The awards categories in 2007 are the following with the number of nominations and winners in brackets. An asterisk indicates a title tweak. Text in orange indicates the award goes to a blog; red, the blogger(s); blue, a blog post(s).:
The thirteen carried-over categories:
  • Best Achievement in Clean, Straightforward, Unaffected Design [4/1]
  • Best Achievement in Wonderful, Remarkable, Elegant Design [4/1]
  • * Best Niche Blog, Unusual-Function Blog, Blog Service, or Serial within a Blog [4/1]
  • Best New Blog [5/1]
  • * Best Achievement Blogging on Integral Issues [5/1]
  • * Best Achievement Blogging on Matters Philosophical or Scientific [5/1]
  • * Best Achievement Blogging in the First Person [on events in one's own life on in gonzo style] [5/1]
  • * Best Achievement Blogging Opinion Pieces or about Political Issues [5/1]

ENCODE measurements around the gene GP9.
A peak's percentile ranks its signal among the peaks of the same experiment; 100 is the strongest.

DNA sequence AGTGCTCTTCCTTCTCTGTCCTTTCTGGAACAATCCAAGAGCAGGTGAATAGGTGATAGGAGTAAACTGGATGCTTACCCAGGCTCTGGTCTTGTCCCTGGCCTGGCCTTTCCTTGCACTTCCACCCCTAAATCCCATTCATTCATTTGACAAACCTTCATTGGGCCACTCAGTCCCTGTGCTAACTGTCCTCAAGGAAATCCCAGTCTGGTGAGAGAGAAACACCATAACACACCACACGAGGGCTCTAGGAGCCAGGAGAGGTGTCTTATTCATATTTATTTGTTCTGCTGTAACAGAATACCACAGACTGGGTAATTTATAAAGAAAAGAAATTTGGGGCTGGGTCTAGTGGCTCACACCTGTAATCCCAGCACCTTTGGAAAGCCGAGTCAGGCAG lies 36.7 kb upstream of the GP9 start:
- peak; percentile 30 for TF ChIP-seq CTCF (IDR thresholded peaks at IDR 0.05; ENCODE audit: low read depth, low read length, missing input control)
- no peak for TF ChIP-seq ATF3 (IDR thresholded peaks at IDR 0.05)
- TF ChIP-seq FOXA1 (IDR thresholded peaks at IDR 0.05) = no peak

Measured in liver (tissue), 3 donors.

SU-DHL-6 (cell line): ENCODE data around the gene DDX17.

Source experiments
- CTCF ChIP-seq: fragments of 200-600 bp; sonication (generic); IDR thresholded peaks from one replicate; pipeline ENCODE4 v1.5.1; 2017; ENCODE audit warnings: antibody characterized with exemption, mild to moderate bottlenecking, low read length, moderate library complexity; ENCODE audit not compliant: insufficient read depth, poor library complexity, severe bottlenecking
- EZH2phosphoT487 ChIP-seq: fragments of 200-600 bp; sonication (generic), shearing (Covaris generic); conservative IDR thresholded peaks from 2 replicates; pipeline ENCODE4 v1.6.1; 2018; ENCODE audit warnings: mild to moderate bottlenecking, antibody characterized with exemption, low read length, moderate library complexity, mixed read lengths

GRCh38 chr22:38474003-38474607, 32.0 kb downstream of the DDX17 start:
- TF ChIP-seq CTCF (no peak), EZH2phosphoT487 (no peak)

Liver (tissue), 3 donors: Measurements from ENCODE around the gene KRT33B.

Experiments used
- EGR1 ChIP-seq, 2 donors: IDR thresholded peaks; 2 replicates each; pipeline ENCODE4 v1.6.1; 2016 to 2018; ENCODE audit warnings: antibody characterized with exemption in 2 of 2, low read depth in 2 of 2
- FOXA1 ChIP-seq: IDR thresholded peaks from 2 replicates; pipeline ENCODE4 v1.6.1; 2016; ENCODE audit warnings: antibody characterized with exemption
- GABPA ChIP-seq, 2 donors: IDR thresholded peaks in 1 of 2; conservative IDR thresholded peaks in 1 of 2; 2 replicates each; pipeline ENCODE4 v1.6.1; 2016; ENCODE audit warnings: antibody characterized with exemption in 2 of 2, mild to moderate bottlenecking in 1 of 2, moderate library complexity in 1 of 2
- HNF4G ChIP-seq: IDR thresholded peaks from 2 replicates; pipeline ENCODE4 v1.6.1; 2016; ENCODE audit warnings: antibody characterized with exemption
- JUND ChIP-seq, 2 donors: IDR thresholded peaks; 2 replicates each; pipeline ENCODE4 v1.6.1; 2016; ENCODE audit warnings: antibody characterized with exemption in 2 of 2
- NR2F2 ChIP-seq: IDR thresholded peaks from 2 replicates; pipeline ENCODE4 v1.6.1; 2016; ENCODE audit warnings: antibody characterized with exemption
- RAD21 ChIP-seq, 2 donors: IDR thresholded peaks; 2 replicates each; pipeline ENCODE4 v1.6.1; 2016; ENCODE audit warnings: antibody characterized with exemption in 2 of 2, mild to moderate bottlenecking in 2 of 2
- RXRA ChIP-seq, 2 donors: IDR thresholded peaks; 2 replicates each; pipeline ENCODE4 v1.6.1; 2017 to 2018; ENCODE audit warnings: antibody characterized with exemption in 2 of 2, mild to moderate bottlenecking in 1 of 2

• Blogger Best Demonstating a Multiplicity of Talents [3/1]
  • * Best Achievement in Kind and Compassionate Blogging [5/1]
  • Best Achievement in Skillful Writing [5/1]
  • * Blog Posts of the Year [12/3]
  • Blog of the Year, Svaha! [7/1]
The nine new categories this year:
  • Best Achievement Blogging on Buddhist Practice or Dharma [5/1]
  • Best Achievement in Use of Graphics in a Blog [4/1]
  • Best Achievement in Use of Quotations in a Blog [3/1]
  • Best Achievement Blogging on a Wide Range of Topic Interests [4/1]
  • Best Multi-Part Blog Post [3/1]
  • Best Achievement in a Compassionate Blog Post [3/1]
  • Best Achievement in a Integral Blog Post [3/1]
  • Best Achievement with Humor in a Blog Post [3/1]
  • Best Conversation-Sparking Blog Post [3/1]

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Friday, January 12, 2007

Something's coming

Could it be?
Yes it could
Something's coming
Something good
If I can wait
Something's coming,
And I know what it is
And it is
Gonna be great!

With a click
There's a shock
A window opens
Words that rock
An announcement is near.

Something's coming, don't know when
But it's soon
See the moon
One handed catch

Around the corner
whistlin' down whiskey river
Come on - deliver
To me

Will it be?
Yes it will
Maybe just by sitting still
It'll be here!

Come on, something, come on in
Pour a nog
Find a blog
Pull up a chair

The air is hummin'
And something great is coming
Come on - deliver
To me